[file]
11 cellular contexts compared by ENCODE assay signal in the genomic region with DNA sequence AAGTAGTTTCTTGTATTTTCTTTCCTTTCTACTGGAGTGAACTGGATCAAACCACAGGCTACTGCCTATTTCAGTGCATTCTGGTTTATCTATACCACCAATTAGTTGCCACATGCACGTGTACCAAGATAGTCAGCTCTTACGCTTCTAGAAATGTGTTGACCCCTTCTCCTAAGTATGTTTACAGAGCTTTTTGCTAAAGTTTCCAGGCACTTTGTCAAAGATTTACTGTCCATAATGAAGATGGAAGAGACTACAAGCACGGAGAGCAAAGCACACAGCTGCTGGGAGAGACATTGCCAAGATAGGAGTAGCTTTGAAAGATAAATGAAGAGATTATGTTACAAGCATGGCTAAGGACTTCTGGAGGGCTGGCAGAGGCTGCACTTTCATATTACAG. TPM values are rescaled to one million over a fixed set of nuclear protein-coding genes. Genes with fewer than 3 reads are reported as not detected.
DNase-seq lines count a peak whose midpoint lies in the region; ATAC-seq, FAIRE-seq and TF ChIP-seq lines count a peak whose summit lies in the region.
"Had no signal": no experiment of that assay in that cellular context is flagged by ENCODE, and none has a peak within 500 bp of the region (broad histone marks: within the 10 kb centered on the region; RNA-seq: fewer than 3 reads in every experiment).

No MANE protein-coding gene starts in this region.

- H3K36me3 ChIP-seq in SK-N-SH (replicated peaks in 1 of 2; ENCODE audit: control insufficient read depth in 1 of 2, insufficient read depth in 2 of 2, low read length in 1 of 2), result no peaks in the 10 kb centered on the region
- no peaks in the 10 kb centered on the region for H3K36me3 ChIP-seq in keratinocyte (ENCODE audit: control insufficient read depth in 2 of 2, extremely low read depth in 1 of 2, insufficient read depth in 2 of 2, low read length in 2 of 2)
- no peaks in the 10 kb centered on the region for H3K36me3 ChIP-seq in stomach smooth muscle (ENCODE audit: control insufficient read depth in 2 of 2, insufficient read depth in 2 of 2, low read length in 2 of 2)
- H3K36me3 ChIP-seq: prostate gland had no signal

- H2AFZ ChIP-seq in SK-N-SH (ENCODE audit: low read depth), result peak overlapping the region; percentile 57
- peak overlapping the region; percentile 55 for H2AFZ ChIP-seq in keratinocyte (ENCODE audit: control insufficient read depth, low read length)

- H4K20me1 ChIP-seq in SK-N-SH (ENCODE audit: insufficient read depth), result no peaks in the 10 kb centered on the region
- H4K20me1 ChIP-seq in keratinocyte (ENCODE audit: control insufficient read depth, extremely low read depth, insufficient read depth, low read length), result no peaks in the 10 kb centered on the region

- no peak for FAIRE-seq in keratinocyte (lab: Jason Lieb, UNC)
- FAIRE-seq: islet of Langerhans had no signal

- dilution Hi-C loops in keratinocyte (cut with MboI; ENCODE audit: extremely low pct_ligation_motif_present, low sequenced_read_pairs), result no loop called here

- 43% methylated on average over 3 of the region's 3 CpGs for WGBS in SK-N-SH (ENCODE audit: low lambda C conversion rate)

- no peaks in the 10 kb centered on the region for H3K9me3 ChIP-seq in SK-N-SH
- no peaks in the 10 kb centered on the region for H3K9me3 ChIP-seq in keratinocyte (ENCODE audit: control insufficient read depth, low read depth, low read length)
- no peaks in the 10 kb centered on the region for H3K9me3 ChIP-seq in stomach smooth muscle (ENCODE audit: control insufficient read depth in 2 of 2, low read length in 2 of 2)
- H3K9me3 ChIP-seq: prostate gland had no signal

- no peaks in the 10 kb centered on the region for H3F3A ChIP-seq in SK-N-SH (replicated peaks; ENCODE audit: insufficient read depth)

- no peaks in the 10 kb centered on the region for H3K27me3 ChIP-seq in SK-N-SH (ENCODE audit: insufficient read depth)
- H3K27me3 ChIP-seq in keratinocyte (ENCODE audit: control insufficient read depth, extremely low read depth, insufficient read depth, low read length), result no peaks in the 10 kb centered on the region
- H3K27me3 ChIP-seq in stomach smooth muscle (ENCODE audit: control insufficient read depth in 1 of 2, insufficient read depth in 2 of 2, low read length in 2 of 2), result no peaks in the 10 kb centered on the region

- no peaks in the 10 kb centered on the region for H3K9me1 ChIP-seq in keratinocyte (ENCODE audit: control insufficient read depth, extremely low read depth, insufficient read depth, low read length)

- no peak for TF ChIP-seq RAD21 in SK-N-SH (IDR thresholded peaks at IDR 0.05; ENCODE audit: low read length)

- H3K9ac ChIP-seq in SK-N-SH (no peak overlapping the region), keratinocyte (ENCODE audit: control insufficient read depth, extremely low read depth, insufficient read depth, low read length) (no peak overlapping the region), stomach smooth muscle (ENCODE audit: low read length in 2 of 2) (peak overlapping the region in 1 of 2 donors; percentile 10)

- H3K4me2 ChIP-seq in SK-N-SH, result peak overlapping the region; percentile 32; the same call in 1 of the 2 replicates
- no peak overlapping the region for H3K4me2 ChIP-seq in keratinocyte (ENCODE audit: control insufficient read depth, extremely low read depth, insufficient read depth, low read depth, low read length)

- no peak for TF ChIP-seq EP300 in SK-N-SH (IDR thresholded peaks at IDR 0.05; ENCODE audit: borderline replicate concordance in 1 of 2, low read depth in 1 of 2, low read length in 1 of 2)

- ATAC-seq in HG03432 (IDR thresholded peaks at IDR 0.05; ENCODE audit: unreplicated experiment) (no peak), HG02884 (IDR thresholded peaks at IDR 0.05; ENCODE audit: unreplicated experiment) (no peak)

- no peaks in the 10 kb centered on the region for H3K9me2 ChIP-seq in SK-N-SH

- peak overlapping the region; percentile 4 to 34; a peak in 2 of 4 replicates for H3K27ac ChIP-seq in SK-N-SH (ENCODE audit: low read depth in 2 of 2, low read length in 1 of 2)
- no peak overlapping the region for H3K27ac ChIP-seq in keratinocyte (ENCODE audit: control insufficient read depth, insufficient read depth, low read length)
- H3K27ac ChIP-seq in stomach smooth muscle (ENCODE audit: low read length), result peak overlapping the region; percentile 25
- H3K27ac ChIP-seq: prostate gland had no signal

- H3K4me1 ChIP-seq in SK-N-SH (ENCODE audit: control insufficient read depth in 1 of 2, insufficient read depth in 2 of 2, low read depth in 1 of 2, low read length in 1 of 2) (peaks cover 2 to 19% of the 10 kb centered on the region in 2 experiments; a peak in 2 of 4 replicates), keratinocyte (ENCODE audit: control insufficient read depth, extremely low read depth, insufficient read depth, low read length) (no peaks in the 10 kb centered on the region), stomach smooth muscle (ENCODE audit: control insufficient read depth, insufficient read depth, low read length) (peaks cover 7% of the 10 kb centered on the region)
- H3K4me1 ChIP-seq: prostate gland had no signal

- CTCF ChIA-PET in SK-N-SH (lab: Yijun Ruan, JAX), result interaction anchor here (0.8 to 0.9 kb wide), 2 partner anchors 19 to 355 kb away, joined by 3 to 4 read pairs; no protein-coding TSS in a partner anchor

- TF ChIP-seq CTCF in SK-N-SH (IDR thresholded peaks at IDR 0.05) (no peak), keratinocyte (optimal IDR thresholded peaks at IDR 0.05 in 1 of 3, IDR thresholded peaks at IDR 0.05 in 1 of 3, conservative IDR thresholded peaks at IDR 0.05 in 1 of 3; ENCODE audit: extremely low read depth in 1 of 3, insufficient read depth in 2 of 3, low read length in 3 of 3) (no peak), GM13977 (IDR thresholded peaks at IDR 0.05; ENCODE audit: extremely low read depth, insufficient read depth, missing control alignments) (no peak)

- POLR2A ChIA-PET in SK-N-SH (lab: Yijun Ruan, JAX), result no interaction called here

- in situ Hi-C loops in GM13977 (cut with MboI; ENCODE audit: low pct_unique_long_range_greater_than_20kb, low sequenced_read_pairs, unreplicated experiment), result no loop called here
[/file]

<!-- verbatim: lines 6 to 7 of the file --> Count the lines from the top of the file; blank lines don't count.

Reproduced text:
- no peaks in the 10 kb centered on the region for H3K36me3 ChIP-seq in keratinocyte (ENCODE audit: control insufficient read depth in 2 of 2, extremely low read depth in 1 of 2, insufficient read depth in 2 of 2, low read length in 2 of 2)
- no peaks in the 10 kb centered on the region for H3K36me3 ChIP-seq in stomach smooth muscle (ENCODE audit: control insufficient read depth in 2 of 2, insufficient read depth in 2 of 2, low read length in 2 of 2)